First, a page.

Way back in the mind-1990s I interviewed the CEO of a big, traditional publishing house. That house had just gobbled up a smaller publisher. We talked about that, and I mused aloud about huge publishing conglomerates and publishing itself turning into a giant black hole.
I was reminded of that when I read this article, Michael_Levin: Why Book Publishers Hate Authors. Michael Levin explains where we are, all those years later. Books have long been a commodity to publishing houses, and :
“If publishers can commoditize writing, they’re no longer at the mercy of unruly, unmanageable and unpredictable writers. They can lower their costs, they can guarantee that their schedules will be adhered to, and they can keep the trains running on time.
The problem is that they destroy the uniqueness and creativity that readers expect when they buy a book. As the quality of books diminishes, book buyers are less likely to turn to books the next time they need to get information about a given topic. They’ll go to Wikipedia, they’ll do a Google search, they’ll phone a friend. But they won’t buy another book.”
Publishing houses are destroying books. The destruction started a couple of decades ago. After I’d interviewed the CEO, I knew that I would never again try to get a publishing contract from a major publisher.
At the time, the Web had just been created; I’d been online since the mid-1990s. I was giving business presentations called: “The Internet and the Age of Creativity.” I saw then that soon anyone who had anything to say would be able to say it to a worldwide audience, no publishing ink needed.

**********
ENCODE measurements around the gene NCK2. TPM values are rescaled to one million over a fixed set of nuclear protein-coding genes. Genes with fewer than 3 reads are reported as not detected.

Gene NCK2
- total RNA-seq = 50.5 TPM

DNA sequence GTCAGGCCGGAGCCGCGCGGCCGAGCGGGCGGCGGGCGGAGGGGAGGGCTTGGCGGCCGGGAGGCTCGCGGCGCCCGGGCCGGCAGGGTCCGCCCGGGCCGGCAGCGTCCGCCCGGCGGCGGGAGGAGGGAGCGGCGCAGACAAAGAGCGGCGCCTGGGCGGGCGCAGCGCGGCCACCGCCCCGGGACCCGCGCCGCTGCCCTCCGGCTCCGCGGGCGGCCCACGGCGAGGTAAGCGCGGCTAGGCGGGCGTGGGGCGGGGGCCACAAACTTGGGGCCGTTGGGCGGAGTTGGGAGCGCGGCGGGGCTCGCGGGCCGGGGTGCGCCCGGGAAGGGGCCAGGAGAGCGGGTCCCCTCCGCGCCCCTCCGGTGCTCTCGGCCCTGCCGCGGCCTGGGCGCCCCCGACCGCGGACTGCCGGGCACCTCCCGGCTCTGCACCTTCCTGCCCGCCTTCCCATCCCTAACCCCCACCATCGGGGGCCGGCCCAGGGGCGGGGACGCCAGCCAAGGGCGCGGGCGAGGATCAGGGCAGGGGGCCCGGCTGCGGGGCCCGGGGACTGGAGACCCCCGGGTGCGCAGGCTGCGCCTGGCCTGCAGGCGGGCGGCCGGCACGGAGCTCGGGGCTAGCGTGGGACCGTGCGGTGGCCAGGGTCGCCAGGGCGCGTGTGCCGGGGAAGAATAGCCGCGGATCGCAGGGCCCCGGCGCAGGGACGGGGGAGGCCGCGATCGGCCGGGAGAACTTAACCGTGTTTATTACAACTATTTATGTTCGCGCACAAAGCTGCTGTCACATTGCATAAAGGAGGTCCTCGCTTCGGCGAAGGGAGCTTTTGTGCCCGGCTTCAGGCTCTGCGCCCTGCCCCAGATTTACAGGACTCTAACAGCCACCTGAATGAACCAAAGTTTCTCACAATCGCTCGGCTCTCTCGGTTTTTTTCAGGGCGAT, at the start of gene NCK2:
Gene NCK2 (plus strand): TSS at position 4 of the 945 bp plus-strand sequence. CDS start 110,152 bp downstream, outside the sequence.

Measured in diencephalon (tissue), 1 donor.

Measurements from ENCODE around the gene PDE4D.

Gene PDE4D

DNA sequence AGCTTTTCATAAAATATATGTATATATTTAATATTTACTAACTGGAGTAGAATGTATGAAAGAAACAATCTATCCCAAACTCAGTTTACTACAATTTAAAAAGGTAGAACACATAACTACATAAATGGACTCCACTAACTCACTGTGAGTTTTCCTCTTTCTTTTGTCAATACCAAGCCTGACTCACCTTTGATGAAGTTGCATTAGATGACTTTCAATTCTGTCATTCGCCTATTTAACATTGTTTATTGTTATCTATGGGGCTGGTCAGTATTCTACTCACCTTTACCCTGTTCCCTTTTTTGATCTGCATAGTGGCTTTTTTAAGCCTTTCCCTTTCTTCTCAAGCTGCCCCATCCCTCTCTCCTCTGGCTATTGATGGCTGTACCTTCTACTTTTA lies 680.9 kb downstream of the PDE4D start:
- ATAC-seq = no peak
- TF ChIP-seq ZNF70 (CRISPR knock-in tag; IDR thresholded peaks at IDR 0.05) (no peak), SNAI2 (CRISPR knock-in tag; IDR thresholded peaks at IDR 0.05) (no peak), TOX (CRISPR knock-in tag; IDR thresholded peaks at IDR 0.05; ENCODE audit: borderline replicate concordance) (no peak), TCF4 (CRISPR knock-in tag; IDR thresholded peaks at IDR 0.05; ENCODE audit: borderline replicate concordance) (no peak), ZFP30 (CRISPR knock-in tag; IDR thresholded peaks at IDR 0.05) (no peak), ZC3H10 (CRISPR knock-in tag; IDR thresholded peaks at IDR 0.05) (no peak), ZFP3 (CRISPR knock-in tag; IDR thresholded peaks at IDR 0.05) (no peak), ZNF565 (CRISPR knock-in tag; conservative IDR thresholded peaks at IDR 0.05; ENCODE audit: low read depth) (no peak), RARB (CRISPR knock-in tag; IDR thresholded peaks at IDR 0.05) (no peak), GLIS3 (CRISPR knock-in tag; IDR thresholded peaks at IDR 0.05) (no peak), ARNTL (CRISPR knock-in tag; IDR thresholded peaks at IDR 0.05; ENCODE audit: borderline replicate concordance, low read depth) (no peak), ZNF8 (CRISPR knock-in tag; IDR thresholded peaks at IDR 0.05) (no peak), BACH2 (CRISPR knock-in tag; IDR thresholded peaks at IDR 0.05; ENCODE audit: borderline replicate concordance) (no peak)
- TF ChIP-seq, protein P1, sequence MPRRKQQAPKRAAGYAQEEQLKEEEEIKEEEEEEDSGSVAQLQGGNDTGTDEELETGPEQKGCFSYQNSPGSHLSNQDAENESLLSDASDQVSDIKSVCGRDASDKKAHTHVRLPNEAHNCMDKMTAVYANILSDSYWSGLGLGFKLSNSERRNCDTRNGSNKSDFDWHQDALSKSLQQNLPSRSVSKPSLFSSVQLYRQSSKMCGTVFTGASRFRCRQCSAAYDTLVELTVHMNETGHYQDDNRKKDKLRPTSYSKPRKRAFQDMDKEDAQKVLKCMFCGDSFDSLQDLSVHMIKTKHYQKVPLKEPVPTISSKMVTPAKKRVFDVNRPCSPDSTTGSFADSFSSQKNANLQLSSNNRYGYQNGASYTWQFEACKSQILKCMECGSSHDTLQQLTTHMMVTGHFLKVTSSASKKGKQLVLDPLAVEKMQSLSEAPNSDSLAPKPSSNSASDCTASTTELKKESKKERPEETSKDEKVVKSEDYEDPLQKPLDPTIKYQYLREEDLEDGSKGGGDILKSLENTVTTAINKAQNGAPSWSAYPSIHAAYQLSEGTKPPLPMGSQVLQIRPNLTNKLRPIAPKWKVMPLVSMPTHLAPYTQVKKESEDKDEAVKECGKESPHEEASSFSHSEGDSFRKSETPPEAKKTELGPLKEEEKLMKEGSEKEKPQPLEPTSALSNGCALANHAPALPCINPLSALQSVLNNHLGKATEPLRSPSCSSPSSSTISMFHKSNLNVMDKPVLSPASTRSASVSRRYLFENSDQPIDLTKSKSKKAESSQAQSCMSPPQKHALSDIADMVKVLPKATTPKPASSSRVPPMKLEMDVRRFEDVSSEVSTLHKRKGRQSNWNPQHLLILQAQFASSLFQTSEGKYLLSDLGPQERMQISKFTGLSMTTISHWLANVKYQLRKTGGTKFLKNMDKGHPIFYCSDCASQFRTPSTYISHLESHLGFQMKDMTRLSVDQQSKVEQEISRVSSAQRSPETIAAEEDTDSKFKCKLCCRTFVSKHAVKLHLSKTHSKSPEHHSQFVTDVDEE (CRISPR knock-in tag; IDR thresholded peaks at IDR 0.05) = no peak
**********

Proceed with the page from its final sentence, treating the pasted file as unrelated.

So here we are. You don’t need publishers to publish your books. You just need a little bit of entrepreneurial spirit, and judging by the number of self-published books on Amazon, many writers have that spirit.
The big reason to self-publish: you’ll be able to respect yourself
Around 2000, “ebooks” were the big thing for many writers.( That fizzled, until Amazon came along with the Kindle a couple of years ago.)
At that time, publishing houses demanded that authors use ALL their advance, and as much money as they could scrape up besides, to promote their books. I shook my head, ground my teeth, and stopped reading authors’ forums and mailing lists. It was too depressing. In 2000, authors were subsidizing publishers.
I knew that none of those authors would ever make a cent from their books. By now, I hope that those authors have their rights to their books back, and are publishing them on Amazon.
Those authors were desperate to sell their books, so they lost their self-respect.
For me, that’s the major reason to self-publish. At least you’ll be able to look at yourself in the mirror in the morning.
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